11-year-old helps needy all year long

NEIGHBORS

December 04, 1996|By Pat Brodowski | Pat Brodowski,SPECIAL TO THE SUN

JAMIE RIDGELY, a North Carroll Middle school student from Manchester, does the sorts of things other 11-year-old girls do. She plays cello, rides horses, practices ballet, studies to get all A's and is a member of the Manchester Maniacs 4-H club.

But Jamie also works in a way that few preteens do.

Since she was 9 years old, Jamie has found ways to help those in need. This isn't strictly a holiday endeavor. Jamie finds way to help others, particularly kids, year round.

Recently, Jamie created a children's activity book and had 100 copies printed and bound. She also solicited new crayons to accompany each book. The books were donated to Neighbors In Need, a county charity that collects food and gifts for the needy during the holiday.

Jamie is collecting usable children's coats and canned or nonperishable food for the needy. Jamie collected six cases of canned food Sunday at Valu Food Supermarkets in Hampstead. She's also raffling a Holiday Barbie doll.

Proceeds from all of Jamie's projects benefit the Northeast Social Action Project (NESAP), a consortium of area churches that assist needy North Carroll families.

Sharon Ridgely supports her daughter and watches Jamie from the family car when she is stationed at Kmart, Festival Foods and other places that support her efforts. Jamie hands donors homemade pins that read "I'm a Santa's helper."

"We've always donated to charities, but this is something she came up with on her own. She felt she had to do something,"

Sharon Ridgely said.

Jamie's efforts last year garnered media attention. She was visited by Bea Gaddy, who is well known for feeding thousands in Baltimore. Gaddy joined Jamie when she collected food at Miller's Market in Manchester.

"She told Jamie she was proud of her because Jamie did it because she wanted to. Bea did it because she had to," Sharon Ridgely said.

Later, Gaddy sent Jamie several 25-pound turkeys and dressing as a gift from her program to Jamie's.

Jamie also received an autographed picture and a thank-you letter from President Clinton.

& Information: 239-3953.

Webelos help Jamie

Inspired by Jamie's efforts, five Webelos from Cub Scout Pack 790 have volunteered to help her with the food drive.

From 11 a.m. to 1 p.m. Saturday, the Scouts from the Trailblazer Den will collect food at Festival Foods in Greenmount. They also will sell raffle tickets for the Holiday Barbie doll. Tickets are $1 each or six for $5.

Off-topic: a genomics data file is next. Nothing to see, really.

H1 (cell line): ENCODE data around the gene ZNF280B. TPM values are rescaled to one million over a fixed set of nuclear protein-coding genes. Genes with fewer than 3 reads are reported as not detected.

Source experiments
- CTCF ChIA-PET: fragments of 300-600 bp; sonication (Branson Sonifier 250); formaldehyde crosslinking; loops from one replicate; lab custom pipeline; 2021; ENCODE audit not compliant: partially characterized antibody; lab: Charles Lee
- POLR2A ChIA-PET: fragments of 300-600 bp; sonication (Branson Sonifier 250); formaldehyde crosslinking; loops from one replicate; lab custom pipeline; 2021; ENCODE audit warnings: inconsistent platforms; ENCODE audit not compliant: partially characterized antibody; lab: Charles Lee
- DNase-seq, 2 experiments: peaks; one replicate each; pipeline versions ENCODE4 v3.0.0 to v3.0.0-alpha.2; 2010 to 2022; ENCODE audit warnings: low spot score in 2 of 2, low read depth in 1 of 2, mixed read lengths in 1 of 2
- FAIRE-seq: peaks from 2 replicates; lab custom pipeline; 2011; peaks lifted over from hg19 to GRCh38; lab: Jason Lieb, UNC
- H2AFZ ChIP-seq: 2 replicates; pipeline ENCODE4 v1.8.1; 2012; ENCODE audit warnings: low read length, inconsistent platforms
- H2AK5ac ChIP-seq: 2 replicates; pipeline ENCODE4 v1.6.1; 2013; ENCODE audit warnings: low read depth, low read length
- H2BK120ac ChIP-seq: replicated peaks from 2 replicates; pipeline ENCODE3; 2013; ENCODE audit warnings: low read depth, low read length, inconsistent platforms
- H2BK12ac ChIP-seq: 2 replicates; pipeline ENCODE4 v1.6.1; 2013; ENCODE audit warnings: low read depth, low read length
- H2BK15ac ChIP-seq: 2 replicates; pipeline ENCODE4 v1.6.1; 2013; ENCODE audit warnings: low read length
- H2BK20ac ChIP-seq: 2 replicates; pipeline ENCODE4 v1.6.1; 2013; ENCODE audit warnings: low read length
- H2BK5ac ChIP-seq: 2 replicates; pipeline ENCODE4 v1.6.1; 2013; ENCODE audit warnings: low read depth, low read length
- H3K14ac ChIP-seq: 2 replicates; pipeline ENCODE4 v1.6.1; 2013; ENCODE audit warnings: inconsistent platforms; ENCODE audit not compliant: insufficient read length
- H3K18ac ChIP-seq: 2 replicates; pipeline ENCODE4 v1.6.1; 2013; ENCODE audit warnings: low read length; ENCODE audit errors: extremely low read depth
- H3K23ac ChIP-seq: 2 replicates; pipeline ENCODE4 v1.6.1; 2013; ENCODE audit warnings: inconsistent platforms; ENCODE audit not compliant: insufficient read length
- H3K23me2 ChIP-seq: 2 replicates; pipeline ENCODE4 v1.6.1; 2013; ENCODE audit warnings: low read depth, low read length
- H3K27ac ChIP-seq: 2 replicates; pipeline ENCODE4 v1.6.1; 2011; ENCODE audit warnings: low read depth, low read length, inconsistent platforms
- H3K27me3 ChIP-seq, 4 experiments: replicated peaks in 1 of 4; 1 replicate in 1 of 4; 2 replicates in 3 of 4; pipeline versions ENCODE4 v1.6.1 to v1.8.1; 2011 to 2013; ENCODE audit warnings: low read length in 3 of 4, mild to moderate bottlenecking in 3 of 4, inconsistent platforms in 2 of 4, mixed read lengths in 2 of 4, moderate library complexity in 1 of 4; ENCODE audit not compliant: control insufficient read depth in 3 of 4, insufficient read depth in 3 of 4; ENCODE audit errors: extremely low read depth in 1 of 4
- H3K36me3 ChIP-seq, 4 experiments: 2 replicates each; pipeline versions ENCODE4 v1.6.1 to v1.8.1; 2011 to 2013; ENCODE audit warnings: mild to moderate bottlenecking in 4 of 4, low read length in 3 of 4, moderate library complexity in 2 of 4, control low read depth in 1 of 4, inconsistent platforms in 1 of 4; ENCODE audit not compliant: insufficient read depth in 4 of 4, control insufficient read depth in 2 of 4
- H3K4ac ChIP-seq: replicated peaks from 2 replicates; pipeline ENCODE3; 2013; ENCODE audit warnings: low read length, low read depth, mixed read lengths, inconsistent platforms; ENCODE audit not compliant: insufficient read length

Jamie will draw the winning ticket at 3 p.m. Dec. 14 at the Manchester Town Office.

"We're doing this to give our scouts a hands-on experience, to help them realize that others do not have as much as they do," said Dawn Ros, assistant den leader.

Information: 239-6136.

School chorus to perform

The Hampstead Elementary School chorus will bring a concert of merry tunes to Cranberry Mall in Westminster this month.

The chorus, under the direction of Julia Hollenberg, will sing at the mall at 1 p.m. Dec. 14.

The school's Winter Concert, featuring the chorus and band, will be presented at the school at 9: 15 a.m. Dec. 12 and at 7 p.m. Dec. 17. The school is at 3737 Shiloh Road.

Information: 751-3420.

Annual senior concert

Each year the Women's Club of Hampstead invites the North Carroll Ensemble, a chorus of North Carroll High School singers, to sing for the senior community.

This year, the concert will be held at 1 p.m. Tuesday at St. Mark's Lutheran Church, Main Street, Hampstead. The Women's Club will meet before the concert begins.

As always, senior citizens clubs and other elderly residents are invited to attend the festive event.

The young singers mix with their audience during a refreshment hour that follows the concert. Club members serve homemade cookies.

Close Your Eyes And Imagine By Jamie Ridgely, 11 years old

A5

Close your eyes and imagine how you would feel,

to go to bed without a meal.

Your mom is sad but she says look ahead,

someday you won't go hungry to bed.

You lay down but cannot sleep,

because of the noise from your mother's weep.

She cries a lot because here comes tomorrow,

and it will just be another day of sorrow.

No food to eat, no clothes to wear,

how much more can a small child bear?

Close your eyes and imagine how you would feel,

to get up for school and there's still no meal.

You go to the bus stop with your stomach in knots,

hoping no one will notice the holes in your socks.

Your shirt is faded, your pants are old,

you're shaking inside because you are cold.

Close your eyes and imagine how you would feel,

if you came home from school and there was a meal.

Someone had helped your family to cope,

and you see that this is a sign of hope.

Your tears turn to laughter, your stomach is full,

and you can't wait to wear your new jeans to school.

There is food in the house and clothes to wear,

and a wonderful feeling knowing other people care.

Close your eyes and imagine how you would feel,

knowing you had helped this child get a meal.

There are now words that express the way you would feel,

when you know you have helped a child to heal.

If everyone could do a small part,

just imagine the warm feeling you would have in your heart.

Pub Date: 12/04/96

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